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Quick Tips for Building a Bio

Of all the materials you’ll utilize in becoming known, your short bio is the one you’ll use and update the most. By highlighting your credibility in your field and showcasing you as the experienced professional that you are, it succinctly tells people what you know and why they should listen to you. by Christina Katz

Of all the materials you’ll utilize in becoming known, your short bio is the one you’ll use and update the most. By highlighting your credibility in your field and showcasing you as the experienced professional that you are, it succinctly tells people what you know and why they should listen to you.

• Start with what you’ve got and let that be enough. Regardless of depth of experience, a brief summary of past writing-for-publication credits is a good first bio. Nobody ever remembers that their favorite authors were once completely unknown, but of course they were. Bios improve over time.

• Try not to digress. Describe what you’ve done, not what you’re going to do. Omit any new efforts that have not yet garnered much response (blogs and zines, for example)—until, of course, they do. Don’t describe your desire to write, share irrelevant experience or give a short history of your life.

• Update constantly. Include credits that establish you in your field as well as any recognition that has come from external sources. Only your most recent credits are going to make the best first impression you can make.

3 Things Being a Broadway Wig Master Taught Me About Storytelling

3 Things Being a Broadway Wig Master Taught Me About Storytelling

A career behind the curtain helped Amy Neswald in creating her own stories. Here, the author shares 3 things being a broadway wig master taught her about storytelling.

Plot Twist Story Prompts: Out of Control

Plot Twist Story Prompts: Out of Control

Every good story needs a nice (or not so nice) turn or two to keep it interesting. This week, let things get a little out of control.

November PAD Chapbook Challenge

2021 November PAD Chapbook Challenge: Next Steps

Here are the final steps for the 14th annual November PAD Chapbook Challenge! Use December and the beginning of January to revise and collect your poems into a chapbook manuscript. Here are some tips and guidelines.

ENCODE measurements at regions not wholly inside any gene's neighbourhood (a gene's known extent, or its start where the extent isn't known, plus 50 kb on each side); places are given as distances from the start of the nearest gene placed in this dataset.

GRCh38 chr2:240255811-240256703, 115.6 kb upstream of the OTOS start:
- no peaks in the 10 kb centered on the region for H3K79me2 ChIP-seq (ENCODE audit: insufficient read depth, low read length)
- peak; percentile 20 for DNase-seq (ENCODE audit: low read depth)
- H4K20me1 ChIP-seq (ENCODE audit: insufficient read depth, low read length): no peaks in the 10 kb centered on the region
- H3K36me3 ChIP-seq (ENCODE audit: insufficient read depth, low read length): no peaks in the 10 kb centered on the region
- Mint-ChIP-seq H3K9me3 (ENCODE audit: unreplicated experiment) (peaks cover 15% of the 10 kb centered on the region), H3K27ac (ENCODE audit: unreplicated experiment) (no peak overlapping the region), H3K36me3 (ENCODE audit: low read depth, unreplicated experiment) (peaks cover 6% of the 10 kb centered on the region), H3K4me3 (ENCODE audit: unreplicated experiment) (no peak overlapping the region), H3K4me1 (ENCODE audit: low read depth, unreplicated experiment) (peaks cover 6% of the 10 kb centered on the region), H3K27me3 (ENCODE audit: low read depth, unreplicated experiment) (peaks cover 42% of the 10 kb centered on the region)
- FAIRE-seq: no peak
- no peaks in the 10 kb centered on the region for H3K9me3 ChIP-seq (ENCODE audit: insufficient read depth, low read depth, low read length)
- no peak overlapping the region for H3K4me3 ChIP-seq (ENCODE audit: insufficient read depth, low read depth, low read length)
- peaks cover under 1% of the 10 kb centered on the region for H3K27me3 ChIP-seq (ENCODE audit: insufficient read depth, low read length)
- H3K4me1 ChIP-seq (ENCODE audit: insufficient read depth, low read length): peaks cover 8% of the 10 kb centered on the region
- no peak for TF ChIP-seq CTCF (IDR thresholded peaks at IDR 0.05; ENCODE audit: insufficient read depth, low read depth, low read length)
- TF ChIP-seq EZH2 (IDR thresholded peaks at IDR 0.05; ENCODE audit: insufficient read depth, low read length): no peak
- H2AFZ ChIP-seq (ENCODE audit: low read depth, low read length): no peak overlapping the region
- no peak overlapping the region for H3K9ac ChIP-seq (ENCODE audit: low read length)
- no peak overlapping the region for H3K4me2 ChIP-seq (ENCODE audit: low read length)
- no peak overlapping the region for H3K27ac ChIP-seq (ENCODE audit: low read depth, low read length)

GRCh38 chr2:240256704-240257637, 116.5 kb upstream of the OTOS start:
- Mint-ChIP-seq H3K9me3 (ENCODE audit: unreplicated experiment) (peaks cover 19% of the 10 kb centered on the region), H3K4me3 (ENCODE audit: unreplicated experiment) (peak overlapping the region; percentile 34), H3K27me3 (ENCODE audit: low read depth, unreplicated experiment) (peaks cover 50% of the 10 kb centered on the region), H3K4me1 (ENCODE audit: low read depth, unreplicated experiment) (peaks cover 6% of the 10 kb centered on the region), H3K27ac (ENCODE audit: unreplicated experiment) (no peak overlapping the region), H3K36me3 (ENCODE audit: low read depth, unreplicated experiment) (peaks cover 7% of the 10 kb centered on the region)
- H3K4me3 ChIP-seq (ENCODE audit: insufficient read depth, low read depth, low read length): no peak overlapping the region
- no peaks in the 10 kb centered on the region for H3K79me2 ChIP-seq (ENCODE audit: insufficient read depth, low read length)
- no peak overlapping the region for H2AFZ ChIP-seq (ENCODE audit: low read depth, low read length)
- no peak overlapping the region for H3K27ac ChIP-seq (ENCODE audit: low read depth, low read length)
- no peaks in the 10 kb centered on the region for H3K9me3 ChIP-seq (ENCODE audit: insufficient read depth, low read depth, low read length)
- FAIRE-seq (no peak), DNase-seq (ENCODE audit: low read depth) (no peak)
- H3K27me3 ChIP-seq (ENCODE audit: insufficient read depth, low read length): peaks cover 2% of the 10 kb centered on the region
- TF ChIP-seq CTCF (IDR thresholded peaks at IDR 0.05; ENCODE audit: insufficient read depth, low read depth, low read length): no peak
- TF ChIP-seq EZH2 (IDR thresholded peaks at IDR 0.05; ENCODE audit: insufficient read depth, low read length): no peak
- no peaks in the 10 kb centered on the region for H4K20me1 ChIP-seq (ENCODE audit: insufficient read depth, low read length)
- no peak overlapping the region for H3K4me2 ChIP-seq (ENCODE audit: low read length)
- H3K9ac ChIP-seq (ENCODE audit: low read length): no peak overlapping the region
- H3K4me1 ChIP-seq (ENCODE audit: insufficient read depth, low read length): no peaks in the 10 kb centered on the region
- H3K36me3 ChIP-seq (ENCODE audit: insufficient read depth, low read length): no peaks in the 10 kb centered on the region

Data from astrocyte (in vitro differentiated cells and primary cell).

NaNoWriMo’s Over … Now What?

NaNoWriMo’s Over … Now What?

After an intense writing challenge, you might feel a little lost. Here are some tips from Managing Editor and fellow Wrimo Moriah Richard for capitalizing on your momentum.

Ian Douglas: On Telling the Truth in Science Fiction

Ian Douglas: On Telling the Truth in Science Fiction

New York Times bestselling author Ian Douglas discusses how he incorporated implausible conspiracy theories to uncover the truth in his new science fiction novel, Alien Hostiles.

Poetry Prompt

Wednesday Poetry Prompts: 589

Every Wednesday, Robert Lee Brewer shares a prompt and an example poem to get things started on the Poetic Asides blog. This week, write a yesterday poem.

Revenge

Revenge

Every writer needs a little inspiration once in a while. For today's prompt, write about revenge.

Peter Fiennes: On Finding Hope in the Writing Process

Peter Fiennes: On Finding Hope in the Writing Process

Critically acclaimed author Peter Fiennes discusses his quest to find hope in his new travel/Greek mythology book, A Thing of Beauty.

November PAD Chapbook Challenge

2021 November PAD Chapbook Challenge: Day 30

For the 2021 November PAD Chapbook Challenge, poets are tasked with writing a poem a day in the month of November before assembling a chapbook manuscript in the month of December. Today's prompt is to write a The End and/or The Beginning poem.